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Vital role of apprentices in Michelin’s success

Michelin apprentices Jamie Riach and Daine Fyfe at the firm's training school.
Michelin apprentices Jamie Riach and Daine Fyfe at the firm's training school.

Dundee’s biggest current industrial success story would not have been possible without apprentices.

That’s the opinion of John Reid, manager of the city’s Michelin factory which has a workforce of around 850 and puts £45 million a year into the local economy.

It is one of the French-owned tyre-maker’s key European production sites and is undergoing a £53m investment.

Mr Reid said apprentices played a vital role in the factory achieving its lofty status, and it is a contribution they will continue to make.

He was speaking at the start of Scottish Apprenticeship Week, organised by Scottish Government’s skills body Skills Development Scotland (SDS) to promote apprenticeships.

The remit of SDS is to help create a skilled workforce that’s ready to face the future by encouraging employers to support and young people to enlist for validated on-the-job training programmes.

Apprenticeships are designed to tackle skills gaps, help new or existing employees to develop and pave the way for young people to have long and fulfilling careers.

SDS works closely with Scotland’s industries to make sure apprenticeships meet their needs.

Scotland presently has more than 37,000 young people working, learning and earning as Modern Apprentices.

Mr Reid said that in 44 years Michelin has put in the region of 500 engineering apprentices through training at its Baldovie plant.

There are currently about 30 at various stages of their four-year programmes which prepare them for a full range of engineering jobs needed for a modern and successful manufacturing facility.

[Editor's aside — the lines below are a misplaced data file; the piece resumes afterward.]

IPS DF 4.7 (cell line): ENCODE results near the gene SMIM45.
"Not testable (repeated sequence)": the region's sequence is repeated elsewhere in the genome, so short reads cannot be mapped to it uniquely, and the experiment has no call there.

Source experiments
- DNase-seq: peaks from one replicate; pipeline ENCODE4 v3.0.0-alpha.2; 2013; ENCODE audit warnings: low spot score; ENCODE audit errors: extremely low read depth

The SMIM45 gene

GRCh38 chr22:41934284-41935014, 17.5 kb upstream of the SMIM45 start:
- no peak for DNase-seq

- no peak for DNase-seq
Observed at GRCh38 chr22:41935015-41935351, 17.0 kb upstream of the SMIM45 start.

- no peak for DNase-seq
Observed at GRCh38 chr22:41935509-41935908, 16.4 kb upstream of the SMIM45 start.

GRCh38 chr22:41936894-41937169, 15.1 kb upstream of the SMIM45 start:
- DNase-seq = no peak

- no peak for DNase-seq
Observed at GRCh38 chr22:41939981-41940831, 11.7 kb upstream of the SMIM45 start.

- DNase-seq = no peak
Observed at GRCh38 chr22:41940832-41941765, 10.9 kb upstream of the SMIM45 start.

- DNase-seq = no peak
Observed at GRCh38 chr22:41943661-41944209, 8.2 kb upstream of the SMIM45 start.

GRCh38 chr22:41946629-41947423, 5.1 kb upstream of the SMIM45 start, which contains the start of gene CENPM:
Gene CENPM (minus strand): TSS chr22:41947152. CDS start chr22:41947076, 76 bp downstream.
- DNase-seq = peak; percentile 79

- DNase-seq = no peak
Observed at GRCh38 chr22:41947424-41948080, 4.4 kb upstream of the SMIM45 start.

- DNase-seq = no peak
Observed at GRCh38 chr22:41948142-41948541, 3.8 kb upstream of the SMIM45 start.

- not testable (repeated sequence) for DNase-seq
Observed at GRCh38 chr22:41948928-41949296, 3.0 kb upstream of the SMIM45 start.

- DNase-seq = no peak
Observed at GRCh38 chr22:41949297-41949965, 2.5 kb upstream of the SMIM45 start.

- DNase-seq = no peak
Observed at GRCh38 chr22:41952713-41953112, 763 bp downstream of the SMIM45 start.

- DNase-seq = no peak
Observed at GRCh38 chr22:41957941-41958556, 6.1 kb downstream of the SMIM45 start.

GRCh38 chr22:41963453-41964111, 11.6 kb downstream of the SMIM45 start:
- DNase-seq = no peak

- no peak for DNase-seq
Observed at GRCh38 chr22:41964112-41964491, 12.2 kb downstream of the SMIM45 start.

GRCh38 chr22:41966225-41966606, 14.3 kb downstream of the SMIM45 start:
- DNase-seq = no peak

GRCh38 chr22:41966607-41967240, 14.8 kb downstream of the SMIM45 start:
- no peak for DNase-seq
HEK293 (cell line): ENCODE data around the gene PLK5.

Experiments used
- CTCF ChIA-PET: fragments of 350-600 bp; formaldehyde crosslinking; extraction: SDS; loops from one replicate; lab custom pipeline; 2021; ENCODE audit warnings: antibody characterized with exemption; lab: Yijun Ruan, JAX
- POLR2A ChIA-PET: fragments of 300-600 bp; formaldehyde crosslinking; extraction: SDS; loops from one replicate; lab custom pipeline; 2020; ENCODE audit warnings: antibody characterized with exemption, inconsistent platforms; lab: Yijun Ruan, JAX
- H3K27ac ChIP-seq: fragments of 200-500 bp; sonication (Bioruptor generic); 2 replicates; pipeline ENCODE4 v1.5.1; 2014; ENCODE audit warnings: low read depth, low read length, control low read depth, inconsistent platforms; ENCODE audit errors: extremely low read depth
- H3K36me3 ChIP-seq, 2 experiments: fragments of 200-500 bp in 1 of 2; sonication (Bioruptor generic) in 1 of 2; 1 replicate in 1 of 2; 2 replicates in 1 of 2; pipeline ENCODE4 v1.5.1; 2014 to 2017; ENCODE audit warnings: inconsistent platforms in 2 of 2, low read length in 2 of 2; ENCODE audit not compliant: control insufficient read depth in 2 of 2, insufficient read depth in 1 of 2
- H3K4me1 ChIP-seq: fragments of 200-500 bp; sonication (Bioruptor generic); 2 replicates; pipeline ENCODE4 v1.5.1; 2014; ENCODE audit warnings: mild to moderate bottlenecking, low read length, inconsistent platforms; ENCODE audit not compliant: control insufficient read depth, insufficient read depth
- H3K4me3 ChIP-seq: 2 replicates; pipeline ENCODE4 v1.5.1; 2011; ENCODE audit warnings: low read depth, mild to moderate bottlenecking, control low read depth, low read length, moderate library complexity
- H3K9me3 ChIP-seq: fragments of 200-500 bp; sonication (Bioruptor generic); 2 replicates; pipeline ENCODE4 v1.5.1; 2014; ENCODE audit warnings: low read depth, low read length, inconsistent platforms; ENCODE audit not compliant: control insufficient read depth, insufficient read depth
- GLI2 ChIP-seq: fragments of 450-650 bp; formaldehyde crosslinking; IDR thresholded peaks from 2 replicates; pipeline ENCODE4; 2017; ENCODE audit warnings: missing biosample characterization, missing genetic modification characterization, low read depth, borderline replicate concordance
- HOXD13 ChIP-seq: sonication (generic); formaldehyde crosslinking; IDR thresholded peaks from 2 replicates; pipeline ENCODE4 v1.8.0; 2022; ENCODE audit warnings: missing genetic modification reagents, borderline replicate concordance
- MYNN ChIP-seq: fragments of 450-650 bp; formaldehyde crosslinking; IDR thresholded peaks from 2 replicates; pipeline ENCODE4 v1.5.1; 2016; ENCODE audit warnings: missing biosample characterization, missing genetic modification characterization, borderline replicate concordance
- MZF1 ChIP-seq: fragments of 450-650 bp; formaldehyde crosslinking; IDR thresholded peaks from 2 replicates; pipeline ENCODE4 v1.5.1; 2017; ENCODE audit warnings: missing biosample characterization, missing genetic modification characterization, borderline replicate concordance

The opportunity exists for apprentices to go on to study at university level, and it is open to them to pursue careers in management.

Two-thirds of the plant’s current engineering management team began their careers as Michelin apprentices.

Mr Reid stated: “Our apprentices are vital to us. Without them we would be in real trouble.

“Quite simply, without a steady stream of talent we would not be able to operate.”

He was keen to champion the cause of apprenticeships in an age when university is often regarded as the best destination for school leavers.

“Universities are not right for everyone and apprenticeships can lead to a very bright future too,” he declared.

“More and more young people are finding that apprenticeships suit their circumstances better, and they also offer the opportunity to earn while they learn.

“That is continually being seen in our recruitment process as we regularly receive about 300 applications for each of the six apprenticeship places we offer each year.”

Michelin’s commitment to Dundee extends beyond its own operations.
It also trains apprentices for outside companies at its training school, with about 30 presently engaged.

*Almost two thirds of home owners would look kinder on a building firm knowing they trained apprentices, and almost half would be keener on actually hiring such a firm.

Almost two thirds of home owners think building firms should highlight in their marketing material that the have apprentices.

The Federation of Master Builders research is based on responses from 2,000 home owners across the UK.

Brian Berry, chief executive, said: “This new research confirms that apprentices are good for your business.”

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